Total synthesis of gibberellins A15 and A37
Prior to packaging and storage, cabbages were sprayed six times using spray bottles with the following solutions: gibberellic acid of 150 mg/L (GA1) and 300 mg/L (GA2), and calcium chloride (40 g/L) (CC). Control samples were sprayed with distilled water. After spraying, samples were left to dry at room temperature, then stored at 10 ± 1°C and 90-95 % RH during 14 days.
The action of exogenous gibberellic acid on isocitrate ..
Tannins are known to inhibit pathogenic fungi; the presence of in the leaves of the plants may act as antimicrobial agents. Phenolic compounds may be the reason for the therapeutic, antiseptic, antifungal or bactericidal properties of the plants (). investigated the effect of GA3 treatments (0, 100, 200 and 300 ppm) on Dahlia applied by three methods i.e., tubers soaking before planting, foliage spraying and tubers soaking+foliage spraying. They found that all tested treatments of GA3 succeeded in improving the studied vegetative traits as well as leaf determinations. The investigation was carried out to study the effect of Gibberellic Acid (GA3) and Indol 3-acetic acid (IAA) on the growth and phytochemical composition of .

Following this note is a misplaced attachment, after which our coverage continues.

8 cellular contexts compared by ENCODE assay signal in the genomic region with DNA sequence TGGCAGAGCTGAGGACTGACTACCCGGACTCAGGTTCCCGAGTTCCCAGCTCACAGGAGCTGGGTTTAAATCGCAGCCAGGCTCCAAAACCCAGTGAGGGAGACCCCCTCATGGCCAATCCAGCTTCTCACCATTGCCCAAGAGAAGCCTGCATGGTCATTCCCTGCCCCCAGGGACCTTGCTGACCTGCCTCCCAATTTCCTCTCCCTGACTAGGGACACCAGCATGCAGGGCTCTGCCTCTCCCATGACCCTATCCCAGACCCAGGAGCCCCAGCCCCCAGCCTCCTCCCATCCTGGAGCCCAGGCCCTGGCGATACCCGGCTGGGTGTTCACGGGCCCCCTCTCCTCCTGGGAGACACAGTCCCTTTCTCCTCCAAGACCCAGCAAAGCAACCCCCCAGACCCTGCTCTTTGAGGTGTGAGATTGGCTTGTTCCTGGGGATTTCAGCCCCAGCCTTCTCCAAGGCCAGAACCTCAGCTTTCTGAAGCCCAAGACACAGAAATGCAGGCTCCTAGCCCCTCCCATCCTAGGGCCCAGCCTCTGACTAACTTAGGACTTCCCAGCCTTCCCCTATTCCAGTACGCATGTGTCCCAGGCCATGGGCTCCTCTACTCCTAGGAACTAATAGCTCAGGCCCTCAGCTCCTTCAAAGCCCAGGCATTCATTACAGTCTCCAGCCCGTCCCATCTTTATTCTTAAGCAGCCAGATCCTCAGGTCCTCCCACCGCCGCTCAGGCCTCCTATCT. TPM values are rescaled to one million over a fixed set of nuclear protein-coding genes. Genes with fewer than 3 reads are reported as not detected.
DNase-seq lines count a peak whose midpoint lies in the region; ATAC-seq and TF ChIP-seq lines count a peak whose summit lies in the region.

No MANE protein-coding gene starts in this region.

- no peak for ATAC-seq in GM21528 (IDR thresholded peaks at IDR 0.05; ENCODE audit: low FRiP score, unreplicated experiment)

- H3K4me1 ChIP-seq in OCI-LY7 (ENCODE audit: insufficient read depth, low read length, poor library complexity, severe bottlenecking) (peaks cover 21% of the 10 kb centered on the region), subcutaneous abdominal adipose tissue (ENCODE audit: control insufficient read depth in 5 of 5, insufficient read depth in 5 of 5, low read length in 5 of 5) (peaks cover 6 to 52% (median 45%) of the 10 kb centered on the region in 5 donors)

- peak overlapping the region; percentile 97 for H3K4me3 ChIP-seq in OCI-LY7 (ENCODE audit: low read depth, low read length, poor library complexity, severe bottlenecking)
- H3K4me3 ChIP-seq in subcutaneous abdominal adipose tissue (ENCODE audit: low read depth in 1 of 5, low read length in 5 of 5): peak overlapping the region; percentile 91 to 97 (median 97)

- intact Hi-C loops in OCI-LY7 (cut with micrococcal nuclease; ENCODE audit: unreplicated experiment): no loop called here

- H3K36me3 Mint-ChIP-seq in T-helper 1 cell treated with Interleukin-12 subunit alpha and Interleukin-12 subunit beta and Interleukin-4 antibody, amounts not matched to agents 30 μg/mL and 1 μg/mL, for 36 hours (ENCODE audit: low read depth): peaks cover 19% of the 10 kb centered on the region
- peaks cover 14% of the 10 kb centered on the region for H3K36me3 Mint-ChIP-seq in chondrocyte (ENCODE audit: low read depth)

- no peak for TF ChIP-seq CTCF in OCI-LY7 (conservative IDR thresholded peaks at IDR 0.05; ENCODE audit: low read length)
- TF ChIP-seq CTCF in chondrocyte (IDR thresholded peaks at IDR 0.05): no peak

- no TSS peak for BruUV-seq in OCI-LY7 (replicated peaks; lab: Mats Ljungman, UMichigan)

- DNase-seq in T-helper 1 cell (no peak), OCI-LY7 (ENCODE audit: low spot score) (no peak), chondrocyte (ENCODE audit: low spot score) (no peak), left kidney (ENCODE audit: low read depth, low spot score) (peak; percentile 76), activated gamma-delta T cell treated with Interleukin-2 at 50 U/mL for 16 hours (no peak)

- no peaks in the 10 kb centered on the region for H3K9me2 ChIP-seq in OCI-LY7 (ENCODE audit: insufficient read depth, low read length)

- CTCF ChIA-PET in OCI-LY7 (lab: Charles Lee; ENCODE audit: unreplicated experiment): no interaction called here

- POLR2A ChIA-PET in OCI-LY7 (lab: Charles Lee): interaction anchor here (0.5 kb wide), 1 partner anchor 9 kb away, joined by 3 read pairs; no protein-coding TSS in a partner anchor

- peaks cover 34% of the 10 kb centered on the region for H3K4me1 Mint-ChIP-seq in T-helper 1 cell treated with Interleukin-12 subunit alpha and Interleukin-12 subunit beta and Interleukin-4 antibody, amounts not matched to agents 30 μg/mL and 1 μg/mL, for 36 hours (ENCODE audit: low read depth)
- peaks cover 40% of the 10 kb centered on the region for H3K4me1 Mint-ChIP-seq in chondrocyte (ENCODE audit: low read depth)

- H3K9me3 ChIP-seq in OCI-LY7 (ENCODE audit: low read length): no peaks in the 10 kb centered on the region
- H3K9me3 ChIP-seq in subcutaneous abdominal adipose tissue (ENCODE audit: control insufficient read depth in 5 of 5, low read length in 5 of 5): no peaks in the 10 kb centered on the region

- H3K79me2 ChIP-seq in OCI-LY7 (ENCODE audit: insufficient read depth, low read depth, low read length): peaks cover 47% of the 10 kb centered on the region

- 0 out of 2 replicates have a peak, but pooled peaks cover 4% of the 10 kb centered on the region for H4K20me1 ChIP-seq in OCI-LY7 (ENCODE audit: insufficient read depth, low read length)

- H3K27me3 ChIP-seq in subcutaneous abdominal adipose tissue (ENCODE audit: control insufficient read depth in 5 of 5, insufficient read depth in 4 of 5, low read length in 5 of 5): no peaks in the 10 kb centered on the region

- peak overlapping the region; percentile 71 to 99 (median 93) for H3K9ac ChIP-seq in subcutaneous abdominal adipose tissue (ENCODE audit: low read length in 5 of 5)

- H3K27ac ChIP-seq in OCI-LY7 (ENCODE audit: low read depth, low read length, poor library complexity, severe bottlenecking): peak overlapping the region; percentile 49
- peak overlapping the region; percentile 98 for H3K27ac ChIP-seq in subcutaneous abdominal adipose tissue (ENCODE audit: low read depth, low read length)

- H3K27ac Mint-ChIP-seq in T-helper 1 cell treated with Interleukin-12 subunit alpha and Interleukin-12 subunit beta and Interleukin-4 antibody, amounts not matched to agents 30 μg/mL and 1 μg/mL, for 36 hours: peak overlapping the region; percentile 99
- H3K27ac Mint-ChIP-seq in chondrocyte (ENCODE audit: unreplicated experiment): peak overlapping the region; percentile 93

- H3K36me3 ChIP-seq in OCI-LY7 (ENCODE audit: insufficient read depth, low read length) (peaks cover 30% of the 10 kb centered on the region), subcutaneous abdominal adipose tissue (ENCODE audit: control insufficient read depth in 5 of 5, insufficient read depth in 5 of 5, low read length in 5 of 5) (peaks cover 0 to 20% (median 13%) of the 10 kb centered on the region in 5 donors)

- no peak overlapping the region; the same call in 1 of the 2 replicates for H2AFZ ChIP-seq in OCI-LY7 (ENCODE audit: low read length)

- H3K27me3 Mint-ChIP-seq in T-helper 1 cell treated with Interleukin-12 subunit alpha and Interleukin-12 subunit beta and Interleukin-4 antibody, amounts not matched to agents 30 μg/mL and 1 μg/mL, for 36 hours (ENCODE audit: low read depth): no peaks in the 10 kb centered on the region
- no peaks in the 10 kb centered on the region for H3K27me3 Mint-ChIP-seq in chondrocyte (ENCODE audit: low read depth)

Total Synthesis of Lysergic Acid
Many investigations have reported on TPC of white cabbage heads, and different TPC has been determined. For example and among literature cited, Leja et al reported values ranging between 12.58 and 47.6 mg GAE/100 g FW. The large variations of TPC in white cabbages vary with different factors such as the botanical cabbage group , variety , extraction solvents used , and growing region .
Many works reported on the total phenolics of cabbage, but few exist on the variation of TPC during storage, and no work reports on the effects of GA and calcium chloride on TPC in stored cabbage. Hounsome et al studied the variation of different phenolic compounds during storage and they noted that longterm storage significantly reduced the content of many phenolic compounds such as caffeic, syringic, gallic and trihyroxybenzoic acids, as well as flavonoids, while other phenolics such as cinnamic, dimethoxybenzoic acid, chalcone and flavone were less affected by storage. Hagen et al stored another Brassica variety called curly kale () and noted that total phenolics increased slightly after six weeks storage at 1°C. Nevertheless, in stored lettuce, escarole and rocket salad tissues, TPC varied differently. TPC increased after one day but decreased after three days storage at 4°C. In escarole, TPC increased significantly after three days, while in rocket tissues TPC decreased after three days at the same temperature .